To this end, insulation panels, which are usually of rectangular cross section, are fabricated suitably according to the prior art by cutting or milling them into the desired shape so as to produce an appropriate wedge shape with a gradient. Depending on the batch size, this type of fabrication can be relatively expensive. Whereas material loss due to cutting and milling waste can usually be limited by utilizing this waste as recycling material, the dust caused by processing of this kind must as a rule be extracted and disposed of. The additional technical facilities and the extra time needed increase the price of the product. Generally speaking, production of the mineral wool preform by means of downstream machining processes (cutting, grinding, milling, introduction of folds, etc.) causes additional costs which are then allocated to the respective products. It is also known from the prior art (DE 43 19 340 Cl) how depressions can be generated in an uncured insulation blanket by providing an embossing or molding unit upstream of the curing oven, said molding unit being formed by oppositely disposed pressure belts with calotte-shaped segments having the shape of the desired depressions. The desired depressions are thus introduced into the insulation blanket while it still wet, and then, following the curing process, are filled with mineral bodies by way of which marks are generated to indicate the positions for screw anchors in the insulation blanket or panel. The US patent 4 608 108 describes the use of molding rolls located upstream of the curing oven to produce a decorative, textured surface in an insulation blanket while it is still wet. This decorative textured pattern thus formed in the immediate surface region of the surface is retained after curing. In both the aforementioned cases, suitable embossing or molding units must be installed upstream of the curing oven, and the relief pattern is introduced into the uncured material while it is still wet. However, on account of the inherent resilience of a mineral wool blanket, the relief pattern introduced ahead of the tunnel furnace is, at least to some extent, lost again, so that secondary finishing is necessary.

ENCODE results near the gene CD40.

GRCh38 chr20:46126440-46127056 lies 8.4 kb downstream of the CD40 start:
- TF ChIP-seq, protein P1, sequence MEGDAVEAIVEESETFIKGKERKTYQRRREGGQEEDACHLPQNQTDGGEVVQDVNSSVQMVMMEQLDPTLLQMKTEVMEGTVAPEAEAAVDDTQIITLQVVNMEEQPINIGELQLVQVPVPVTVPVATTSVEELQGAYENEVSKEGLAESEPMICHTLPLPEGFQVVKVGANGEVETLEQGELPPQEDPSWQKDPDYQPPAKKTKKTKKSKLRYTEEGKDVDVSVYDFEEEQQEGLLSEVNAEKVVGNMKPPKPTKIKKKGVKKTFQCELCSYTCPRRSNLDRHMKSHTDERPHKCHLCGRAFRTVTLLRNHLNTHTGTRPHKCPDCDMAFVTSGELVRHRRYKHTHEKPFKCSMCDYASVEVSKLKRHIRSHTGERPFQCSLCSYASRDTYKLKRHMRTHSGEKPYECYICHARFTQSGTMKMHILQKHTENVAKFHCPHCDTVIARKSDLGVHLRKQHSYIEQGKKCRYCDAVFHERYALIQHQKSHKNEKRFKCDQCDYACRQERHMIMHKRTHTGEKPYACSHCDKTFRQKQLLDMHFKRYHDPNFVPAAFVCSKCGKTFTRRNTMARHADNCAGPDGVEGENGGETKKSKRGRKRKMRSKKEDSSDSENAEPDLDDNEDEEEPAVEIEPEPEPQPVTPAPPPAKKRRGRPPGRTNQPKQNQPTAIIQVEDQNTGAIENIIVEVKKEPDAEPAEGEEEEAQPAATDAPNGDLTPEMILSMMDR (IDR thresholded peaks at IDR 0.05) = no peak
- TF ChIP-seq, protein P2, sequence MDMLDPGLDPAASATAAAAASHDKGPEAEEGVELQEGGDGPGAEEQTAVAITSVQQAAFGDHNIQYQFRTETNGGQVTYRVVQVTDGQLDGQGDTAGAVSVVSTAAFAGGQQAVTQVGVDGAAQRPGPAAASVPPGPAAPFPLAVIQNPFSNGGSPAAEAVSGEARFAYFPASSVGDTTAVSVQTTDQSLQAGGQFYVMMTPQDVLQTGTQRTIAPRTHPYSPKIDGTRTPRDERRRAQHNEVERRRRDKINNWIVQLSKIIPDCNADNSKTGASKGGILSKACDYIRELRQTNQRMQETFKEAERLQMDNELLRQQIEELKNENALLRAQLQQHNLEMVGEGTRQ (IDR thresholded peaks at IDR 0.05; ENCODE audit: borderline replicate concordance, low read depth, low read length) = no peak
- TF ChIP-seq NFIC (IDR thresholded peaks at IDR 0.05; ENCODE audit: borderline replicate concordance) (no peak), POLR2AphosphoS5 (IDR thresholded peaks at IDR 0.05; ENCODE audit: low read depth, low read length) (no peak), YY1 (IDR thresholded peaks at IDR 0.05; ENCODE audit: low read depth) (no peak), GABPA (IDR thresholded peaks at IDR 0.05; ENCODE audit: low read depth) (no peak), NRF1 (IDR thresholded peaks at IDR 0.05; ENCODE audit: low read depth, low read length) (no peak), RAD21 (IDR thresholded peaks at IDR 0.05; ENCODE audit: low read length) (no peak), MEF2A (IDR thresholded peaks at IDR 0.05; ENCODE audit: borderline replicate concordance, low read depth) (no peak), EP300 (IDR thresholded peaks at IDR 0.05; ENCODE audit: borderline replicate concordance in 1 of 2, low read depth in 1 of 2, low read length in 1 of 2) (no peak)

The object of this invention is thus to provide a method and a device for producing insulation elements made of mineral wool, by means of which insulation elements can be readily shaped inexpensively "on line", without the need for machining or other secondary finishing processes.